Nothing in Somalia is simple, and the political process currently underway is certainly one of the most complicated I have ever reported.
Monday marks the "legal end" of the country's long and bloody transition to a new government, according to UN Special Representative Augustine Mahiga. Somalia's chief justice will swear in 225 members of parliament, who are tasked with soon selecting a speaker and president.
Parliament will eventually have 275 members, the full number required to hold the necessary votes.
But in practice, the transition hasn't ended. Even the ceremonial swearing-in won’t occur at Parliament, but rather the National Police Academy, because of security concerns. And a raft of political issues remain unsettled.
This isn’t a straightforward election - one person, one vote. This election is based on clans.
How do the clans work, I asked one Somali professor staying at our guesthouse.
"Do you want to lose your mind?" he responds, gesticulating enthusiastically. "There are many clans, sub-clans and sub-clans of those clans. You can only be born into a clan. Even if you marry, you stay with your clan."
Clan elders in parliament have been divided along what is called the 4.5 power sharing formula.
The clans - Hawiye, Darod, Digil mirifle, and Dir - get 61 seats each. The 0.5, a coalition of what are deemed minority clans, get just 31.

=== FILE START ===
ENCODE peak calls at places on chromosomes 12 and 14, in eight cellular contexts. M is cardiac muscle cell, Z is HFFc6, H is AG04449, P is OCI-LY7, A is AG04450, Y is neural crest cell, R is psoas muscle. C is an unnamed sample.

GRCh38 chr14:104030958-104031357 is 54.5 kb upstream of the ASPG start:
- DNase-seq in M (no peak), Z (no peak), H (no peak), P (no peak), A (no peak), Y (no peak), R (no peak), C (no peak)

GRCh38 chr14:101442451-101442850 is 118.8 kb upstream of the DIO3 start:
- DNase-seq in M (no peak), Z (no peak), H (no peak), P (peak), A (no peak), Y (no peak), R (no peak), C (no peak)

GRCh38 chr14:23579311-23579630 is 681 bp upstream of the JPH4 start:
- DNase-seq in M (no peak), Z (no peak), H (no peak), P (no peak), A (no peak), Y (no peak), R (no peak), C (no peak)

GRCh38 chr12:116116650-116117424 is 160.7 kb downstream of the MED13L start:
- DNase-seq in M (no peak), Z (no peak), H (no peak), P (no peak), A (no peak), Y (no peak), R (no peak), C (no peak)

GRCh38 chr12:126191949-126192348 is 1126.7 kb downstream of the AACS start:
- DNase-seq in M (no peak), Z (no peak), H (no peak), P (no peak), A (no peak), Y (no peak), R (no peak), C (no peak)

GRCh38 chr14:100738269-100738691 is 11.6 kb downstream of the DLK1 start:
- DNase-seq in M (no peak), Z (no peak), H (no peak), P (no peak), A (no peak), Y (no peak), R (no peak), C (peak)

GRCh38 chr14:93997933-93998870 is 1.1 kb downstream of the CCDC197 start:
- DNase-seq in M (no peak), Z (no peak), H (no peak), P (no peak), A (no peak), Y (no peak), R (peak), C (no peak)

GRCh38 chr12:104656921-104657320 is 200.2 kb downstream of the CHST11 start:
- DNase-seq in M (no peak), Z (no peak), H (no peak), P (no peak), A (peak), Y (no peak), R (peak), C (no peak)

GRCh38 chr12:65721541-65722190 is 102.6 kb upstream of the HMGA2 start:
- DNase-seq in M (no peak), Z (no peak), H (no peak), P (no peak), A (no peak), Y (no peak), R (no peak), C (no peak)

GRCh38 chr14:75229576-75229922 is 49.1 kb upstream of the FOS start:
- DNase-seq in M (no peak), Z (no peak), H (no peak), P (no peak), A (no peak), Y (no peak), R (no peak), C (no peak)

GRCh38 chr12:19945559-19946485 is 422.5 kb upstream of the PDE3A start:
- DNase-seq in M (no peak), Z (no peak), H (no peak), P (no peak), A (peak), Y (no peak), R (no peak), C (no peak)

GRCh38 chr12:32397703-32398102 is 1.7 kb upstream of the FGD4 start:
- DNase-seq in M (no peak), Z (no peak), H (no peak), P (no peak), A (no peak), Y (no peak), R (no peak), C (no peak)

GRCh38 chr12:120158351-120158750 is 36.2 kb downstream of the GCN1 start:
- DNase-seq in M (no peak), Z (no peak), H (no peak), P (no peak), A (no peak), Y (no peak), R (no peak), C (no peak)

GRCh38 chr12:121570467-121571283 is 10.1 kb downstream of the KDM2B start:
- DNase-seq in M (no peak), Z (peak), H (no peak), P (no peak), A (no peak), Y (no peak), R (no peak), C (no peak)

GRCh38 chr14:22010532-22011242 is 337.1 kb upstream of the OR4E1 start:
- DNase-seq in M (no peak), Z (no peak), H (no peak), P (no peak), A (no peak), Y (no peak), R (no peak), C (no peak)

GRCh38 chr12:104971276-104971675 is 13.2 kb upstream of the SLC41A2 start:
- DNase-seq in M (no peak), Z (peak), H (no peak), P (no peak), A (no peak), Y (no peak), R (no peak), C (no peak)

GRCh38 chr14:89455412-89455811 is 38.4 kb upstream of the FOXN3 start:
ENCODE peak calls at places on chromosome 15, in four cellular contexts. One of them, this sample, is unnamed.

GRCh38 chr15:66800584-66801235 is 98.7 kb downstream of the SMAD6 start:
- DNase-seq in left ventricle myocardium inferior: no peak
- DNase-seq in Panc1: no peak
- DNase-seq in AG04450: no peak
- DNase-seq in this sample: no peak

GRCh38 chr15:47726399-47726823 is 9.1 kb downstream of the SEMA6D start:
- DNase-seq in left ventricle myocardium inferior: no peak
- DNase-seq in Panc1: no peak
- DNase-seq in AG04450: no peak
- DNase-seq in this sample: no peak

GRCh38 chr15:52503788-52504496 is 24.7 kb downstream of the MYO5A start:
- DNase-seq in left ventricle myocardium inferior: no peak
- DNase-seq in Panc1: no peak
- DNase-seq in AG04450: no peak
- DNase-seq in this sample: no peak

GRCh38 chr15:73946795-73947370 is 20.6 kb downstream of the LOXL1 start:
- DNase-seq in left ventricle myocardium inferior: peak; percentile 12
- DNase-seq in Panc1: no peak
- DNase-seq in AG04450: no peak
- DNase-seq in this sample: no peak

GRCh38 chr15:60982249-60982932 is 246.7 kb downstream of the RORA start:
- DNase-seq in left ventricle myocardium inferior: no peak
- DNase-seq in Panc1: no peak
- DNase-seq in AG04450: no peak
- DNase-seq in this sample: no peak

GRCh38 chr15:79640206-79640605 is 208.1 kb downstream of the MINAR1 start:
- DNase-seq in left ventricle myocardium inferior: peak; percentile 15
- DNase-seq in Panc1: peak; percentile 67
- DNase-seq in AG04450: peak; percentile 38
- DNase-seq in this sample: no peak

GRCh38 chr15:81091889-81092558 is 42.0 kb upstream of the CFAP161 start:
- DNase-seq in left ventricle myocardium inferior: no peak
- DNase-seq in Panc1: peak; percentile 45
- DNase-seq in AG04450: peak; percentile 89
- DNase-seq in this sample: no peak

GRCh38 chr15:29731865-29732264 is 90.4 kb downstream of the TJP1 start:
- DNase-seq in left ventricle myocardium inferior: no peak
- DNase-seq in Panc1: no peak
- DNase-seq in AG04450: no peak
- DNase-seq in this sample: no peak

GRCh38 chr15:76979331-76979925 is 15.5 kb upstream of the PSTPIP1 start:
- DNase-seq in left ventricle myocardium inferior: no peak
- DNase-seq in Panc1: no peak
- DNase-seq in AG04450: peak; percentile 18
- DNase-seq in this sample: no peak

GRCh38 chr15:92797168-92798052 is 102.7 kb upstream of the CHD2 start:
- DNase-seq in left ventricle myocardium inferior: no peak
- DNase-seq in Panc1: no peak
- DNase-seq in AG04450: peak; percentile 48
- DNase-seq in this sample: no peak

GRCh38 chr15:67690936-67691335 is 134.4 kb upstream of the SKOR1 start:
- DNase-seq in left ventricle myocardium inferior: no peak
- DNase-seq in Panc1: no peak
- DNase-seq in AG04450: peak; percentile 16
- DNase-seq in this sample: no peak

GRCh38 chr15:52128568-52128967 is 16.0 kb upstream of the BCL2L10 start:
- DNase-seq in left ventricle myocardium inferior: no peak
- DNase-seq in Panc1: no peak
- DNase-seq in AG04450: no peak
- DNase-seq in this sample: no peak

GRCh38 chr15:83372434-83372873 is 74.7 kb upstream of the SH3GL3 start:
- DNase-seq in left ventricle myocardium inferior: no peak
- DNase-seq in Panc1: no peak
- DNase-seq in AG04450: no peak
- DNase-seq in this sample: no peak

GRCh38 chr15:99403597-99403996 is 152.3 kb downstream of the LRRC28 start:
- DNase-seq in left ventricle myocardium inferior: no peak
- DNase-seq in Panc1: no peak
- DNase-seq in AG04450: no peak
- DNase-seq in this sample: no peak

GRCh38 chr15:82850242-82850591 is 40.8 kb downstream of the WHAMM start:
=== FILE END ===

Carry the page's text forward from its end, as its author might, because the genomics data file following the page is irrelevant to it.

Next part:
Many Somalis will admit this is completely unfair, for now at least it is unlikely to change.
There are positive aspects. For the first time in years, candidates have been holding rallies and distributing campaign flyers in the streets, and one can find election posters and billboards all over the city.
Roughly 20 to 40 potential candidates are in the running for president, though there are no official figures. Some frontrunners have told Al Jazeera they are keeping a low profile because of security concerns.
However, women's role in parliament has become a controversial issue. While it was agreed that 30 per cent of MPs should be women, elders say this is a step too far for Somalia's culture.
Women’s rights campaigners say this is non-negotiable.
"We are the ones able to change society. We are the mothers, the daughters, we are also the sisters. There is no way things can continue the way they have been," one told me.
So far, it seems, they have been unable to get more than 16 per cent.